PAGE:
A lawn mower or lawnmower is a machine that has one or more revolving blades to cut a lawn at an even length.
Lawn mowers employing a blade that rotates about a vertical axis are known as rotary mowers, while those employing a blade assembly that rotates about a horizontal axis are known as cylinder or reel mowers.
Many different designs have been made, each suited to a particular purpose. The smallest types, pushed by a human, are suitable for small residential lawns and gardens, while larger, self-contained engine powered, ride-on mowers are suitable for large lawns, and the largest, multi-gang mowers pulled behind a tractor, are designed for large expanses of grass such as golf courses and municipal parks.
The first lawn mower was invented by English engineer Edwin Beard Budding in 1827. Budding's mower was designed primarily to cut the lawn on sports grounds and expensive gardens as a superior alternative to the scythe. His patent of 25 October, 1830 described "a new combination and application of machinery for the purpose of cropping or shearing the vegetable surfaces of lawns, grass-plats and pleasure grounds." The patent went on to state, "country gentlemen may find in using my machine themselves an amusing, useful and healthy exercise." It took ten more years and further innovations to create a machine that could be worked by donkey or horse power, and sixty years before a steam-powered lawn mower was built. In an agreement between John Ferrabee and Edwin Budding dated May 18 1830, Ferrabee paid the costs of development, obtained letters of patent and acquired rights to manufacture, sell and license other manufacturers in the production of lawn mowers. (The agreement is housed in the Museum at Stroud, in Gloucestershire). One of the first Budding and Ferrabee machines was used in Regent's Park Zoological Gardens in London, in 1831.
Manufacture of lawn mowers began in the 1860s. By 1862, Farrabee's company was making eight models in various roller sizes up to 36 inches (900 mm). He manufactured over five thousand machines until production ceased in 1863. Thomas Green produced the first chain driven mower in 1859, named the Silens Messor. In 1870, Elwood McGuire of Richmond, Indiana designed a human-pushed lawn mower, which was very lightweight and a commercial success. On May 9, 1899, an improved cylinder mower was patented in U.S. Patent 624,749, with the wheel placement altered for better performance. Amariah M. Hills went on to found the Archimedean Lawn Mower Co. in 1871. Around 1900, one of the best known English machines was the Ransomes' Automaton, available in chain- or gear-driven models. JP Engineering of Leicester, founded after World War I, produced a range of very popular chain driven mowers. About this time, an operator could ride behind animals that pulled the large machines. These were the first riding mowers.
The rise in popularity of sports such as lawn tennis, croquet, cricket, football and rugby helped prompt the spread of the invention. Lawn mowers became a more efficient alternative to simply relying on gardeners wielding the scythe (which, when placed in incompetent hands, left unsightly scars on and in the ground) or bare spaces caused by domesticated grazing animals. James Sumner of Lancashire patented the first steam-powered lawn mower in 1893. His machine burned petrol and/or paraffin oil (kerosene) as a fuel. After numerous advances, the machines were sold by the Stott Fertilizer and Insecticide Company of Manchester and later, the Sumner's took over sales. The company they controlled was called the Leyland Steam Motor Company. Numerous manufacturers entered the field with gasoline-driven mowers after the turn of the century. The first grass boxes were flat trays but took their present shape in the 1860s. The roller-drive lawn mower has changed very little since around 1930. Gang mowers, those with multiple sets of blades, were built in the United States in 1919 by a Mister Worthington. His company was taken over by the Jacobsen Corporation but his name is still cast on the frames of their gang units.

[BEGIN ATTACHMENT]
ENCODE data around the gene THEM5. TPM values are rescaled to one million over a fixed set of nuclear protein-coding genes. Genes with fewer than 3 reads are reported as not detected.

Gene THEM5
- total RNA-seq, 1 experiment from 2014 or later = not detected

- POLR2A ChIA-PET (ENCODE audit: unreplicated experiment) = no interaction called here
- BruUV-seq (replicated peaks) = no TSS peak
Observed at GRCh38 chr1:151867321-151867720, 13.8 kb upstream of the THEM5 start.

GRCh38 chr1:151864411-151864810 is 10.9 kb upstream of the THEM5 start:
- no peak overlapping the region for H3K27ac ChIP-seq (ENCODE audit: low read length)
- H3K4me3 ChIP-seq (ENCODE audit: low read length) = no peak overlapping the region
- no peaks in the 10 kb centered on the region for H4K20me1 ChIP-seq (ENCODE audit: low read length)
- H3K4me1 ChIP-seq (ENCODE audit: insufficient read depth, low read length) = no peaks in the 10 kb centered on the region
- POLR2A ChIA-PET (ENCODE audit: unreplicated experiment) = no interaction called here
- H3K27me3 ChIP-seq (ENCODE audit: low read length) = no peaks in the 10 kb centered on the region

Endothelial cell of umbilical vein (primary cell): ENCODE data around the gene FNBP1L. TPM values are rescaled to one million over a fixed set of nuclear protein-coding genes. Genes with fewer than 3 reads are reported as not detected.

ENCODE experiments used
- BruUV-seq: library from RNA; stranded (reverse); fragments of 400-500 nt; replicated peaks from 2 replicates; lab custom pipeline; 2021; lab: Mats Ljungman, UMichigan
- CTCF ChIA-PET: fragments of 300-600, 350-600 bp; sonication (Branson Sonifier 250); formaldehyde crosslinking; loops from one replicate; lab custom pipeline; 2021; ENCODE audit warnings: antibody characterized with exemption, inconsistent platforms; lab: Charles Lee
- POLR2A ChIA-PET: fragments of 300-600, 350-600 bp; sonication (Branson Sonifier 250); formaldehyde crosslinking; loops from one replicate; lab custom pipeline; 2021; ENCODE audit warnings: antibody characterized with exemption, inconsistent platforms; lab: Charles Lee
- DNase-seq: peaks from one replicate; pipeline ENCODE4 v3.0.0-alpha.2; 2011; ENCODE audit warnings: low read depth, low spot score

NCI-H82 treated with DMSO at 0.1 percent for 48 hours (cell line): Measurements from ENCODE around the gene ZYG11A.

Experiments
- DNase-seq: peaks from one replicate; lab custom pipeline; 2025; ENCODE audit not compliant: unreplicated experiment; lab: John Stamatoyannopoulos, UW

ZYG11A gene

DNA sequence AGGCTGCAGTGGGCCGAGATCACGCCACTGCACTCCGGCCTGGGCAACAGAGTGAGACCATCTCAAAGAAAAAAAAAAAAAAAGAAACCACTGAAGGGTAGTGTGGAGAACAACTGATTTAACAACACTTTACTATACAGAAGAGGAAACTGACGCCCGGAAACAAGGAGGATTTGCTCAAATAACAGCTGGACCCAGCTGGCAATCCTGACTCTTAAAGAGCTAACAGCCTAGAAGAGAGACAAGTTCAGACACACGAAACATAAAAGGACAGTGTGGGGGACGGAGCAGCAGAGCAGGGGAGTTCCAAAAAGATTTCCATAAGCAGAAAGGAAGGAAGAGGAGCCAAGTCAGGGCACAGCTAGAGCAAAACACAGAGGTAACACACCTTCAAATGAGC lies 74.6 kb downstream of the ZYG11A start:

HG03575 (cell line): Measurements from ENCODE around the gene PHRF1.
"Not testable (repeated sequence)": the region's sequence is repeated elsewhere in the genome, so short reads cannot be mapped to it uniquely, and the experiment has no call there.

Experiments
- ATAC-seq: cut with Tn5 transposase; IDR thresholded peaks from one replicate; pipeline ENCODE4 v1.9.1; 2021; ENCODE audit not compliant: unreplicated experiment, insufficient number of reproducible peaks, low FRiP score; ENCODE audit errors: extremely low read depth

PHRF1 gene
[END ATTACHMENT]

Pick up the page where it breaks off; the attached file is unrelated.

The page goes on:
Types of MowerEdit
The cylindrical drum type built by early manufacturers, such as;
A more modern type with a flat pressed horizontal blade. Made in both light weight electric and medioum duty Internal combustion engine powered, usually a Two-stroke petrol engine in the UK, more recent ones using Four-Stroke engines running on Unleaded fuel.
Originally used for commercial operations, now more common with private owners with larger gardens. Based on a compact Garden tractor, with a mid mounted Rotary mower unit with 1, 2 or 3 heads on a platform that can be raised up by a mechanical linkage, and driven by a belt drive.
Mounted on the Three point linkage of a Garden tractor or a Compact tractor used for larger areas like sports fields and parks or golf courses (tractor usually fitted with wide grassland tyres in place of the normal lugged tyres to reduce damaging ruts).
Lawn mower collectingEdit
In the UK some of the tractor and vintage machinery classes have sections with garden tractors and lawn mowers in as well as other horticultural machinery.
- Garden Tractors
- Compact machinery
- Tractor pulling - Junior classes based on ride on mowers
- Lawn mower racing
- Horticultural machinery collecting
- Shows and Meets
- Glossary Index
- lawnmower article on the Home wikia
Part extract from Wikipedia article
- Halford, David G. Old Lawn Mowers - Shire publications LTD. 1999.
- The Old Lawnmower Club – vintage lawn mowers
- their History of Lawnmowers article
- British Lawnmower Museum – index to photographs of vintage British lawn mowers
- http://www.vintagemowers.net/ Vintage Lawnmowers site
- Lawn Mowers Guide
- Lawn Mowers and Garden Tractor Guide
- Directory of manufacturers (dmoz)
- All-Terrain Lawn Mower Association Lawn mower racing
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